“Murdoch’s people told him, ‘We got the guy but he belongs to the Weizmann Institute of Science.’ Murdoch’s reply was to tell them to buy the Weizmann Institute,” recalls Rubin with a long, rolling laugh. “Murdoch thinks much larger than you and me.”
The solution was to create a new company, NDS (News Data Systems), 60 percent owned by Murdoch and the rest held by Shamir, the Weizmann Institute and silent partner Michael Klinger. Nearly all of the initial $5 million investment came from Murdoch. Rubin was hired to create from scratch a company that would translate Shamir’s complex theories into a working product.
“I set up the company in Jerusalem simply because I live there and it was convenient,” says Rubin about the company’s earliest days. The NDS founding fathers were Rubin and four of his former classmates at the Jerusalem College of Technology.
“High-tech companies are not built on the computers they have or the technology they start with,” says Rubin. “They succeed if they have high-class, grade-A people who will go the extra mile. That was what we had on our select team of engineers, on our founding team and as the team continued to grow.”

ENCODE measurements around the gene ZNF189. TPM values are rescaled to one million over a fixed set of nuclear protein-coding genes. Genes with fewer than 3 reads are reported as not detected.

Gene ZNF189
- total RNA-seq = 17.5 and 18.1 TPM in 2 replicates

The theoretical underpinnings of NDS’s work, based on Shamir’s research, were clear from the beginning, but in its initial months of existence, the company found it difficult to identify what its central mission should be. Computer user identification? Secure monetary transfers? Online gambling?
The answer to the vital question of what the company should produce eventually came from Murdoch himself. About six months after making his initial investment in NDS, Murdoch began putting together the plans for launching an international pay-for-TV satellite network called Sky Television. That immediately created a need for encrypting broadcast signals to ensure that only paying customers would be able to view the transmissions.
“Companies like Disney asked Murdoch about his network’s encryption,” says Rubin. “They wouldn’t agree to their content being broadcast without that solid guarantee.